At the gate the 126 usually leaves from, the doors were locked. They lock at 10 and the bus leaves from a different gate. I bought my ticket from the vending machine, then went up to the 400s, where there was copious signage for which bus left from which gate. None of these signs, unfortunately, mentioned my bus.
I asked some people. "Which gate is for the 126 to Jersey City?"
"Jersey City? The 126 goes to Hoboken."
sigh. I'd been here before.
"No, once an hour it goes on to Hamilton Park in Jersey City."
That once an hour, 10:20, was nigh.
I rushed back down to the usual gate to read the sign again. Actually, rush is an exaggeration. You can't rush with a huge piece of luggage.
I still had my raging headache. Now my muscles ached too from bag-lugging, and I was really, really tired. And seriously grumpy. And if someone had put monkey eyeballs coated in sugar in front of me, I would probably have devoured them.
I read the sign and rushed about halfway back to the gate before looking at my watch, then cross-checking the time with my phone.
Nope. I wasn't going to make any 10:20 bus to Hamilton Park.
I sighed with great melodrama and headed back down to the A train. What a stupid waste of time.
The A took me to 14th, where I walked up some steps, down a corridor, down some steps, and caught the L to Sixth Avenue. There I went up some steps, up a corridor, up some more steps, down a corridor, through the turnstiles—oops, no more money on farecard, better put some on, wait, here comes the train, oh, good it's not my train, it's the Hoboken one, maybe I should get on it anyway, it's here after all, and I could change to the other train there, no no, I'll have better luck at Grove Street where there are always taxis so I better get the Journal Square train—and sat down to wait.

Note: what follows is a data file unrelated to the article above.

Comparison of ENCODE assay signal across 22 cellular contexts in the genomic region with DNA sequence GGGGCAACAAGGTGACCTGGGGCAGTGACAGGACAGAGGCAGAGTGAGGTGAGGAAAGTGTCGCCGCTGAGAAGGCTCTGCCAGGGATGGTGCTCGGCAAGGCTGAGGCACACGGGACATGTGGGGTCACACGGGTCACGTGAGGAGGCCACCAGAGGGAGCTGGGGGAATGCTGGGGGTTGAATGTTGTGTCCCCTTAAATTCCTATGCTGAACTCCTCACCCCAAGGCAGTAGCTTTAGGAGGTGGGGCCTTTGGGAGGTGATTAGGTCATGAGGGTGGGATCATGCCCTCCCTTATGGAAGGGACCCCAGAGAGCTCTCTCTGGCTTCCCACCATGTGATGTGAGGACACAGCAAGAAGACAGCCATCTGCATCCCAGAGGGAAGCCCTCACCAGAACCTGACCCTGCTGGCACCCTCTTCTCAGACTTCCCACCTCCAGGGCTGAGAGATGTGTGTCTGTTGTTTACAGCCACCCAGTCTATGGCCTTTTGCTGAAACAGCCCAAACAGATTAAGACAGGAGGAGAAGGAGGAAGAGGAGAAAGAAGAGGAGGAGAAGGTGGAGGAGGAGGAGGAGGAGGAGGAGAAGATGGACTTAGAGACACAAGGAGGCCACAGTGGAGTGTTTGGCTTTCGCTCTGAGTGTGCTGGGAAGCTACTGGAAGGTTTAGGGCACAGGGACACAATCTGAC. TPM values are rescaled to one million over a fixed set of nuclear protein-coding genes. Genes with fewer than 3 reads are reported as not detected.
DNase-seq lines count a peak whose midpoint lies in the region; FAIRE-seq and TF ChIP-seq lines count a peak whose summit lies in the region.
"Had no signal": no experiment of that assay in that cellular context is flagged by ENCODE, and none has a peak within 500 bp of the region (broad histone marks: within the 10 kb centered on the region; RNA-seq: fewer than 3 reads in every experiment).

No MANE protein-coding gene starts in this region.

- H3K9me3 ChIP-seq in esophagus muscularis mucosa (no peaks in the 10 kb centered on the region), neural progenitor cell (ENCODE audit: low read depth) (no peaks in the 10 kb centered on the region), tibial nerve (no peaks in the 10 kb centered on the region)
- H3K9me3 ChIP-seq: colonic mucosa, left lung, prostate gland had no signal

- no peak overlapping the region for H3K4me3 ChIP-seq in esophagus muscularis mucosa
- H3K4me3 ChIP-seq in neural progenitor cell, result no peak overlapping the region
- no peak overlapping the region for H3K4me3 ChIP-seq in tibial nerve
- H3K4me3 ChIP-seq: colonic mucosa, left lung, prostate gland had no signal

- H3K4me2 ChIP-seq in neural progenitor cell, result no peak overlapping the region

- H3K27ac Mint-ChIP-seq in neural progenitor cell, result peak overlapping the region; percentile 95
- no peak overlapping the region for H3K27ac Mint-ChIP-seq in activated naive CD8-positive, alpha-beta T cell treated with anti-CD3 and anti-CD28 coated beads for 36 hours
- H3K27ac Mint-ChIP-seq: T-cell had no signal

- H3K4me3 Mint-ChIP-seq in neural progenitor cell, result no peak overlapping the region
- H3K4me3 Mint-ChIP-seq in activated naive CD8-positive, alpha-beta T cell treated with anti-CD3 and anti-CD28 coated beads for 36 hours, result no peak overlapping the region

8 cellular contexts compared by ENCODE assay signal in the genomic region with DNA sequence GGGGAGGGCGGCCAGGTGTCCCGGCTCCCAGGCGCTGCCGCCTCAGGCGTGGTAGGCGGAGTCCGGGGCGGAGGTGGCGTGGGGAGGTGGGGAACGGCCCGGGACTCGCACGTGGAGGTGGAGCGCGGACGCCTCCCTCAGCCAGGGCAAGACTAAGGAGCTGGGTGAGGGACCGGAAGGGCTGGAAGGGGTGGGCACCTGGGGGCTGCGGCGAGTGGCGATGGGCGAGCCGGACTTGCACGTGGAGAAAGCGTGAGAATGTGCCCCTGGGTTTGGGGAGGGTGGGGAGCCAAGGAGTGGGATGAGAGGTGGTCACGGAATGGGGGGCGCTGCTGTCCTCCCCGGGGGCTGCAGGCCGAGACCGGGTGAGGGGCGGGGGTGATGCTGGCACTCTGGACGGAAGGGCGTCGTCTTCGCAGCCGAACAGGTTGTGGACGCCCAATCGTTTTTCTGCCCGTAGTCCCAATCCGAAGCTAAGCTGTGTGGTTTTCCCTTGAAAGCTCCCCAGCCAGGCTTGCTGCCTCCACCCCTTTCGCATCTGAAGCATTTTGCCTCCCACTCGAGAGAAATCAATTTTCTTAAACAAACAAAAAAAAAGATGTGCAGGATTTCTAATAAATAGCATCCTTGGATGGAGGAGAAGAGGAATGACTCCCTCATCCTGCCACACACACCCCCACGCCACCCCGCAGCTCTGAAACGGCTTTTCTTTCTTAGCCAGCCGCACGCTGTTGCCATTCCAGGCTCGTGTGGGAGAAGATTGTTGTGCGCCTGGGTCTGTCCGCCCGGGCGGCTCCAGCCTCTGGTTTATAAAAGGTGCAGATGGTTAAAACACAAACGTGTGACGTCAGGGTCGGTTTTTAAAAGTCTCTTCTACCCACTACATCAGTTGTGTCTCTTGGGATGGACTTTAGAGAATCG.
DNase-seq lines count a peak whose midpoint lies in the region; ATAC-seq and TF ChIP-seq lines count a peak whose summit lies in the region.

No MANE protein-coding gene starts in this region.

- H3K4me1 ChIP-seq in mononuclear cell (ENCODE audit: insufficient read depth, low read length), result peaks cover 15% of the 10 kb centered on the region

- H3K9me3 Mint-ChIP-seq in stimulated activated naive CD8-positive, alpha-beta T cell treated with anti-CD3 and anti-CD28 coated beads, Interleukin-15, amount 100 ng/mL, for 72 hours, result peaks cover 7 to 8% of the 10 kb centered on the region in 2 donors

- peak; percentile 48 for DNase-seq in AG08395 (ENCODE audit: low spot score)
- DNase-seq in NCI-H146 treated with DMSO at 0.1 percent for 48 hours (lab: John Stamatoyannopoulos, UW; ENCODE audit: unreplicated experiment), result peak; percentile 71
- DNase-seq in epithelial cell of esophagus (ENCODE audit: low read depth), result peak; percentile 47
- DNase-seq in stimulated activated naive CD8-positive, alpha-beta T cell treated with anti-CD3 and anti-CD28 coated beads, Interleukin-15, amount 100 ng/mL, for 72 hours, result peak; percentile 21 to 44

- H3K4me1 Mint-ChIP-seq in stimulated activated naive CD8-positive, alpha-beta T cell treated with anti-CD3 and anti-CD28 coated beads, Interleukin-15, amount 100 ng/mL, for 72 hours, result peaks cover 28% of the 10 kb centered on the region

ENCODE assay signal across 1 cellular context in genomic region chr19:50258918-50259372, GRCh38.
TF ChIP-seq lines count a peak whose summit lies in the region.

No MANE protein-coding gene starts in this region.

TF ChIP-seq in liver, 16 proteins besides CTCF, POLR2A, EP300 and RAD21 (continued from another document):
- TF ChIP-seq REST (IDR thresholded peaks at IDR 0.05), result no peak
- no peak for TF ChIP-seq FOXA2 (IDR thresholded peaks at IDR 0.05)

A woman nearby was yelling loudly about wanting to shoot a man who was staring at her. No one was nearby.
Then an announcement came over the P.A.
"Due to a (rrrrtherpshgffkdj) condition, the Journal Square-33rd train is running subject to a 15-minute delay in both directions."
Across the platform, the woman continued to mutter and scream. I thought about joining her.
Next time the Hoboken train came, I got on.
At Hoboken, I dragged my luggage across the platform to the WTC train, which goes to my stop. I didn't actually *want* to go to my stop. I wanted to go where there was a reliable taxi rank. But my stop was better than waiting for ages in Manhattan, so off I went.
And there were usually taxis waiting across the street at my stop.
Except tonight, it was raining. You can never get a taxi in the rain.
I stood at the taxi stand in the rain, by the mall, and wondered if I cried, how would that affect anything? I certainly felt like crying, standing there in the rain with a huge headache, exhausted from overdoing it, carrying a giant bag. But that wouldn't help anything at all, so instead, I pulled out my umbrella and started walking home.
And when I got there, I gulped down a few handfuls of peanuts, threw all my wet clothes on the floor, curled up in the little corner of the bed and went to sleep, right next to my cute blue wheelie bag.